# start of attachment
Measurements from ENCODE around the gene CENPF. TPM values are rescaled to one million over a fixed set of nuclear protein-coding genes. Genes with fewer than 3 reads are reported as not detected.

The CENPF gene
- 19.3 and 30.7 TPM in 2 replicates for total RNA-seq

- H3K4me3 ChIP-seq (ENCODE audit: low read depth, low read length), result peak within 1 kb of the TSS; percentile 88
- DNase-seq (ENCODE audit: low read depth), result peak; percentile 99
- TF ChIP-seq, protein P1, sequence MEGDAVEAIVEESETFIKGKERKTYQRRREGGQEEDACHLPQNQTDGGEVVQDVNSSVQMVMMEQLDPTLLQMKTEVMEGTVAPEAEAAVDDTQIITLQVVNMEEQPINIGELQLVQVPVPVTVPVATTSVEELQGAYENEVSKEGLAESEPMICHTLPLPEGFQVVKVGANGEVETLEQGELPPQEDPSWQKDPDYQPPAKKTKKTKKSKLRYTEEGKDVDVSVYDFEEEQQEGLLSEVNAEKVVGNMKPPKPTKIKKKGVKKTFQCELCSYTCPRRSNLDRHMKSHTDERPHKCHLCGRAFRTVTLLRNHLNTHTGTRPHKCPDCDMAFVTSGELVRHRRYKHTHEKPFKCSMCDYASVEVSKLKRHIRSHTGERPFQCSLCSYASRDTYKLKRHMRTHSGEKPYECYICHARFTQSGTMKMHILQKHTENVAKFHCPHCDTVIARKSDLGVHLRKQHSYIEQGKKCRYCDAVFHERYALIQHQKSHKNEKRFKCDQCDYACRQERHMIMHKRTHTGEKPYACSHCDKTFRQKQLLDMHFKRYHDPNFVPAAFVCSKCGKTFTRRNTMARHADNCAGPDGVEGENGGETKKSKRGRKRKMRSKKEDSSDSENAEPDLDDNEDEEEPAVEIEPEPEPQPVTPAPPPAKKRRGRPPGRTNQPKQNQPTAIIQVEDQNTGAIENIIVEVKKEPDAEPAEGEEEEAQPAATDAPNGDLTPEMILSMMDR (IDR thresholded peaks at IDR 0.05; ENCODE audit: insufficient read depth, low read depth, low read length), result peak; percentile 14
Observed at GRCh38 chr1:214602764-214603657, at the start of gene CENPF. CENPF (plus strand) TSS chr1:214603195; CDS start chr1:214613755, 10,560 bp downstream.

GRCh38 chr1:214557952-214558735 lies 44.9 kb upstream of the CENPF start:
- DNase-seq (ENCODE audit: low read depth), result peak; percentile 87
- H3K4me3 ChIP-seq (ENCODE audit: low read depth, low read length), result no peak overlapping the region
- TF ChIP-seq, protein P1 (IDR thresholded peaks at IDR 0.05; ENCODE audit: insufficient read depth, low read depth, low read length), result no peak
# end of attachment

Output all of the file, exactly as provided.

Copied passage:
Measurements from ENCODE around the gene CENPF. TPM values are rescaled to one million over a fixed set of nuclear protein-coding genes. Genes with fewer than 3 reads are reported as not detected.

The CENPF gene
- 19.3 and 30.7 TPM in 2 replicates for total RNA-seq

- H3K4me3 ChIP-seq (ENCODE audit: low read depth, low read length), result peak within 1 kb of the TSS; percentile 88
- DNase-seq (ENCODE audit: low read depth), result peak; percentile 99
- TF ChIP-seq, protein P1, sequence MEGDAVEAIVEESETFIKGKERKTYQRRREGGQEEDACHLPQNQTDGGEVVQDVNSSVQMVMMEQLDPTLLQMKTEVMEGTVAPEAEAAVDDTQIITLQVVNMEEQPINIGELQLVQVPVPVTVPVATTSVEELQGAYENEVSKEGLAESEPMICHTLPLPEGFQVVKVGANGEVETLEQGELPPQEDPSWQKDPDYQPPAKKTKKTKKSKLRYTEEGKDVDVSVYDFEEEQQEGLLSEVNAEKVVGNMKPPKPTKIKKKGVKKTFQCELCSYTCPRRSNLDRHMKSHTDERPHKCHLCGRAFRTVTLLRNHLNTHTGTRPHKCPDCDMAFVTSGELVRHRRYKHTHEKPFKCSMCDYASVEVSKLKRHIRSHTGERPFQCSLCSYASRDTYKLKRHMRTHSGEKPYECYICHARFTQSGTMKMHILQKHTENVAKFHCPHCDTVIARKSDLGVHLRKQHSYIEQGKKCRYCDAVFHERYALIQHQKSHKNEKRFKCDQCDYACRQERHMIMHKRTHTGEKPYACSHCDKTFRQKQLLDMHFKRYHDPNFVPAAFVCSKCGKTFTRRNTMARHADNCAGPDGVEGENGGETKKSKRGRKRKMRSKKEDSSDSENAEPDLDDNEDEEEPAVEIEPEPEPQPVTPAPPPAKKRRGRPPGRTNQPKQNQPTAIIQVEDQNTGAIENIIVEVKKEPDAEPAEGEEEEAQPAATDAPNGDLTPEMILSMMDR (IDR thresholded peaks at IDR 0.05; ENCODE audit: insufficient read depth, low read depth, low read length), result peak; percentile 14
Observed at GRCh38 chr1:214602764-214603657, at the start of gene CENPF. CENPF (plus strand) TSS chr1:214603195; CDS start chr1:214613755, 10,560 bp downstream.

GRCh38 chr1:214557952-214558735 lies 44.9 kb upstream of the CENPF start:
- DNase-seq (ENCODE audit: low read depth), result peak; percentile 87
- H3K4me3 ChIP-seq (ENCODE audit: low read depth, low read length), result no peak overlapping the region
- TF ChIP-seq, protein P1 (IDR thresholded peaks at IDR 0.05; ENCODE audit: insufficient read depth, low read depth, low read length), result no peak